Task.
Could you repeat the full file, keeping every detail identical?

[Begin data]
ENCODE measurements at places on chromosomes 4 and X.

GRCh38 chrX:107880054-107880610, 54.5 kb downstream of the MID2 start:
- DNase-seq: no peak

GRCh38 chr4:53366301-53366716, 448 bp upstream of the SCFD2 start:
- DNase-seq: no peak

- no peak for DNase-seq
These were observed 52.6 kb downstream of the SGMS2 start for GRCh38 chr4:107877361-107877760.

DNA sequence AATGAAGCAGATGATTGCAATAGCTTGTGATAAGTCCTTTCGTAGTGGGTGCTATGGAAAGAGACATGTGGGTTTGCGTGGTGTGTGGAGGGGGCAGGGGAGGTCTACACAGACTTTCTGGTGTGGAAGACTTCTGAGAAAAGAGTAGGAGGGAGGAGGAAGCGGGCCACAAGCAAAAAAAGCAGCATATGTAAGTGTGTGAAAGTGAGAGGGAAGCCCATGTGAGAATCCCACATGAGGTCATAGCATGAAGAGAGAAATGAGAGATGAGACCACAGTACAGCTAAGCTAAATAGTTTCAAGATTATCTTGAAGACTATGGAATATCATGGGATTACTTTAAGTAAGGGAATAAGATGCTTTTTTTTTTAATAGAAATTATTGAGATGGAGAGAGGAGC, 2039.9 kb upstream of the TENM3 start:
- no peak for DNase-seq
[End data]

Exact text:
ENCODE measurements at places on chromosomes 4 and X.

GRCh38 chrX:107880054-107880610, 54.5 kb downstream of the MID2 start:
- DNase-seq: no peak

GRCh38 chr4:53366301-53366716, 448 bp upstream of the SCFD2 start:
- DNase-seq: no peak

- no peak for DNase-seq
These were observed 52.6 kb downstream of the SGMS2 start for GRCh38 chr4:107877361-107877760.

DNA sequence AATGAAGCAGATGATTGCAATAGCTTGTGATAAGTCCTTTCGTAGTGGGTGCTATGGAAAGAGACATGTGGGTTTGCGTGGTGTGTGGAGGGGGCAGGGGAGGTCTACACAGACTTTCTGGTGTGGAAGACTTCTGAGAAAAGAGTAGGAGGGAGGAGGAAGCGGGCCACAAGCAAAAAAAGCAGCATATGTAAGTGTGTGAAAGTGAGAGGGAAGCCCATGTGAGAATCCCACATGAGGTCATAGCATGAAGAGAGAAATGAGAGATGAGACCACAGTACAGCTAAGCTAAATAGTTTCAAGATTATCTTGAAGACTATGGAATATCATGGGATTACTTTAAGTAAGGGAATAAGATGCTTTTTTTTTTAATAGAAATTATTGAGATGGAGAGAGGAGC, 2039.9 kb upstream of the TENM3 start:
- no peak for DNase-seq